Fumbling around like this doesn’t mean that your book is rubbish, or that you’re a useless writer. It means you’re finding the path. Sometimes, it’s the only way to find the path.
I think I always expected this to not happen if I plotted enough before I started writing. I’m sure it does happen more if you’re a pantser, but I’ve also discovered, at least in my experience, that some things you can’t know until you’re really there, no matter how much planning I’ve done in the lead up.
My lesson: a story is like a dungeon that you’re guiding the reader through. It’s up to you to cut the best path and that means that sometimes you end up stumbling around blindly for days. And that’s okay.
Clichés are okay
Wait! Before you jump down to the comments to tell me I’m wrong, let me explain.
I’ll let you in on a secret: the fastest way to take the wind out of my sails when it comes to a writing project is telling me it’s clichéd. If writing a novel is a battle, that’s my Achilles heal. Why? Because calling something a cliché is declaring it void of creativity. And if writing is not creative, is it even worth it?
There are two breeds of cliché. The first is what I call the micro level cliché. Becoming too aware of that can cause paralysis on a line-by-line level. For example: should I have used “wind out of my sails” up there or is that over used? Are people bored of the term Achilles heal? The second is the macro level cliché. A clichéd plot, cliché characters. Becoming too aware of those can cause you to toss out an entire manuscript.
When you’re writing a first draft, stumbling around in the dark looking for that mythical next plot point, the very last thing you need is to encounter the Cliché Hunter. If he’s out hunting micro clichés, you might get caught in one of his snares and that will slow your journey forward immensely. Which is super frustrating when you’re not even sure you’re on the right path and might end up rewriting this bit anyway. The real danger is if he’s out hunting macro clichés. That’s when he puts his cross bow to your neck and demands to know “What the hell do you think you’re doing here?”. And when you can’t answer he might even kill you. Well, kill your novel.
So take away his hunting permit until you’ve got that first draft down. And give it back to him when you’re in editing mode, the way ahead is all lit up and pretty, and you have time to spar.
But this section isn’t called “clichés are okay in a first draft”. So now I’m going to get on to the really controversial stuff.
Sometimes clichés are just okay.
If you go back in time, all stories were pure cliché. One of the earliest forms of theatre, the Commedia dell’arte, had the same specific cast of characters for its plays (called “types). Many of Shakespeare’s plays are retellings of old stories that had been told before.
Carl Jung, the psychologist, gave these repetitions of the same stories with the same characters a name and it wasn’t “cliché”. It was “archetype”. There are things that hold the same significance for all humans. Figures like the wise old man or the shadow or the hero. We can keep telling stories about these people or events because they resonate with a very old part of what makes us human.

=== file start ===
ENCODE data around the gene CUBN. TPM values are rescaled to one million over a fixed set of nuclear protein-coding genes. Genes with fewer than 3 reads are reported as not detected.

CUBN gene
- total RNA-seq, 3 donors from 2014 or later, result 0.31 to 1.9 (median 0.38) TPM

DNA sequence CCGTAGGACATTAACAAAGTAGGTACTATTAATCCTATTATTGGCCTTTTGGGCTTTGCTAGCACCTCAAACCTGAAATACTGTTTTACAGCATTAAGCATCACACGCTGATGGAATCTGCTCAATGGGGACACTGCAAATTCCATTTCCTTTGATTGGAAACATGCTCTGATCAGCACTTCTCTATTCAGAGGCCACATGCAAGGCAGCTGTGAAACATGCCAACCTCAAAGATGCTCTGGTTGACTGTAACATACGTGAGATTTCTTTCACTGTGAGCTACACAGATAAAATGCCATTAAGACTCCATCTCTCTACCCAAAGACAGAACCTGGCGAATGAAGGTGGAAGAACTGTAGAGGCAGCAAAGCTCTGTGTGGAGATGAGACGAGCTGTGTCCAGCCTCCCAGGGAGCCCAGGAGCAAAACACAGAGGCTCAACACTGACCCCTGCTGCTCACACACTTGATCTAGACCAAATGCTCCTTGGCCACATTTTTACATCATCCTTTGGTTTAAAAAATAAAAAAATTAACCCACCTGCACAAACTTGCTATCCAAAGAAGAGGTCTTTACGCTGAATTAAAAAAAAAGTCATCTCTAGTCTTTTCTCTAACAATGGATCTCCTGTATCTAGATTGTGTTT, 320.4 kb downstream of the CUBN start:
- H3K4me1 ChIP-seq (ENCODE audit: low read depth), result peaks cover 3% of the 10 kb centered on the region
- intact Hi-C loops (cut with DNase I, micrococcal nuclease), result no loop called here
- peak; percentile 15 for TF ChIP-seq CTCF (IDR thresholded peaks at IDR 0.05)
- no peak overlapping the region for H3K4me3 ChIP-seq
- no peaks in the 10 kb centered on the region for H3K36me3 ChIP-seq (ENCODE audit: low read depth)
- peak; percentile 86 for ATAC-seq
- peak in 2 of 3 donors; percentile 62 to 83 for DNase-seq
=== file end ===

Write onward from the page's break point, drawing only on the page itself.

Some people say that the Lord of the Rings and Harry Potter are essentially the same story. Of course, they aren’t. But they include the same archetypes. Archetypes that one expects to find often in their particular genre.
Which brings me to the last point on this subject: genre conventions. How many romances have a rich, handsome man as the love interest? How many thrillers have a psychopath tracking down the detective who’s investigating him? If you like a genre you often like and even expect the conventions. The story isn’t 100% original, it’s the way it’s told that captures you or the mix of interesting characters.
With this particular novel I started out with a dream. No, literally, I had a dream. It was about a zombie apocalypse and a ship and a spy. It made me feel something. Something that I’ve been holding on to for over two years now and trying to capture on paper. But there was nothing particularly original about that idea. So, early on, when I first started playing with this idea, long before I sat down to write it, I made peace with the fact that there would be some clichés.
And you know what? A lot of them disappeared as I really got to know my characters. A lot of them fell away automatically from the plot as I started questioning cause and effect within my own universe. I’ve set the Cliché Hunter on the trail of a bunch of them, particularly the micro kind. I probably won’t find all of them. The ones that bother the beta readers will end up at the business end of Hunter’s crossbow and the rest… the rest are okay.
My lesson: Don’t be so terrified of going where others have gone before that you don’t go at all.
All you need is love
Talking of clichés… here’s one. In the end, love is all you need.
What I mean is, you need to isolate one thing that you love about your novel, that gets you excited about it. It’s very likely the first thing that made you want to write it down. It might be a key scene, it might be a character, it might be a relationship… whatever it is, make a note of it. Hell, make a Pinterst Board of it. Because that’s the thing that’s going to get you through those dark tunnels. And whatever you do – do not let the Cliché Hunter get hold of it.
I won’t tell you what mine is because hopefully you’ll read it for yourself one day, but I know that if it weren’t for that one good part that I love, I definitely wouldn’t still be going a year later.
My lesson: anticipate there will be times when you’ll lose faith in your story and keep that One Thing on standby to make you fall in love again.